Top college majors for finding full-time work
A college degree – for many – is the first major financial decision, and picking a major that is highly employable is one way to improve the odds of making a return on that investment more quickly.
There's been a recent push for college students to "know before you go" on understanding labor market performance for a particular degree, says Jeff Strohl, director of research at Georgetown University's Center on Education and the Workforce.
"It's become more critical for them to look at this data when making a decision because of the cost of education and the possibility of student debt," the researcher says, who stresses the importance of financial literacy when picking a degree. "There's nothing wrong with going into art, just realize what it gets you."
Cam Smith, 22, of Lancaster, Pennsylvania, says he weighed employment prospects when selecting a double major. The recent Georgetown grad combined his marketing major with operations and information management, which he says was "definitely a calculated process."
"I looked at something that would allow me to do what I wanted to do – which is work in marketing, but would also help me make a little more money with my first job and raise my chance at employment," Smith says.
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Smith found employment quickly after college with a full-time marketing job at Fundrise, a technology startup in Washington, D.C., for real estate investing, who says he picked operations and information management since it was more "forward-looking" compared with a more traditional business management major.
According to a survey by the National Association of Colleges and Employers on projected employment for recent college grads, information management and marketing are two majors in-demand by employers. And the most sought-after bachelor's degree are accounting, computer science, finance, business administration and mechanical engineering.
|Top bachelor's degrees by demand||College major||Percent that plan to hire|
|6||Information Sciences and Systems||41.7|
|7||Management Information Systems||40.6|
Source: Job Outlook 2016, National Association of Colleges and Employers
Edwin Koc, a research director at the association, says: "You'll probably have a higher salary and a job more quickly with one of these majors."
In choosing a college major, here are a couple ways to evaluate a degree's employment prospects.
1. Look at projected labor outcomes: "The occupational projections out by the Bureau of Labor, while historically poor on the education required, are good at projecting job growth," says Strohl from Georgetown's CEW.
Accounting, for example, is expected to grow 11 percent by 2024, according to the most recent data published by the U.S. Bureau of Labor Statistics on employment projections, adding 142,400 jobs between 2014 and 2024.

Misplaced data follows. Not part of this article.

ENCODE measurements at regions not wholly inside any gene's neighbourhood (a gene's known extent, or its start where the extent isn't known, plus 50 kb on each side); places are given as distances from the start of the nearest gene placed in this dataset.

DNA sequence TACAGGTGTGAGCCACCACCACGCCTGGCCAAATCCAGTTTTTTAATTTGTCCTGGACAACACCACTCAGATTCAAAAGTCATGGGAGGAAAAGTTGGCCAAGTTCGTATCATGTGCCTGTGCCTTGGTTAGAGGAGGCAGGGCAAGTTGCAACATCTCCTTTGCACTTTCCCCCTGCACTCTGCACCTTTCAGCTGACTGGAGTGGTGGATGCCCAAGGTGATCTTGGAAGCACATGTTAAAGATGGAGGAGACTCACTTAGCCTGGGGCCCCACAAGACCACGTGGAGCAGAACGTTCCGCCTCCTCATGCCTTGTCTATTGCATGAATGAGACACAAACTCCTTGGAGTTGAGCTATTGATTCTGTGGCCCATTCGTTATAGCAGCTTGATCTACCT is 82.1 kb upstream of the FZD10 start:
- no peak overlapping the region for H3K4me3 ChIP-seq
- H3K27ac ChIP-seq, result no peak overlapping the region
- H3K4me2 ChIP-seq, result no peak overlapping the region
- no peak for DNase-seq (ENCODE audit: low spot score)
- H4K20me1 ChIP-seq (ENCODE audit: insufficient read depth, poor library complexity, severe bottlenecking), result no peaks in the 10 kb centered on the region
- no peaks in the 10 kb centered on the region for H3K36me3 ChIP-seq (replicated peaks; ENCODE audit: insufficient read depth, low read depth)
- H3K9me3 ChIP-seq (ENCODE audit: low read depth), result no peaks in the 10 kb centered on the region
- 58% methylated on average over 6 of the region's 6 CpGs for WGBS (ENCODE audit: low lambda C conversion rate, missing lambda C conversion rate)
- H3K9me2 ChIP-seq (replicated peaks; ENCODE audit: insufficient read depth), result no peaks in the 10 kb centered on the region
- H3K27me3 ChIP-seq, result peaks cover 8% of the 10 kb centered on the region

Information science management and fields such as data management are other areas that will continue to soar with the explosion of data usage in the "tech world," Strohl says.
Computer and information systems management is projected to expand by 15 percent from 2014 to 2024 with an additional 50,000 workers entering the field, the BLS predicts.
2. Check whether the school posts employment data on recent graduates: Colorado, Tennessee, Florida and Texas are a few states that publish earnings for recent grads from state institutions and job growth in different sectors.
The University of Colorado—Boulder, for instance, began its first alumni survey in 1989 and publishes graduate data on its website. Alumni surveys from universities such as CU—Boulder are generally reported back to national surveys, which show an overall picture on employment for recent grads, says Koc.
Alumni data posted on such websites and College Measures are intended to help prospective students make more informed choices, workforce researchers say.
"But they don't guide anyone," says Strohl, who adds counseling students on this data is a couple of years away. "Counseling is at the cusp – on the whole – for adopting labor market information to students. It's going to become really big in the next 1 to 5 years."
3. Compare the return on investment for a degree: "The ability to get hired is very important," says Katie Bardaro, PayScale's lead economist. "Jobs that are in demand will typically see a higher compensation."
And that trend is reflected in ROI since the return for in-demand professions is typically higher as a result, the lead economist explains.
The PayScale College ROI tool is based on educational choices and takes into account the cost of obtaining that degree over time. It's a tool for students to compare programs and figure out projected opportunities upon graduating with a particular degree, she says.
But some experts caution prospective students that ROI tools only capture a partial picture and use a limited amount of data to project future outcomes.
"No one can predict what exactly your earning potential will be," Bardaro says, while stressing the importance of looking at data for college majors. "But the more information you provide yourself with on specific education choices, the more informed decision you're going to make."
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Copyright 2016 U.S. News & World Report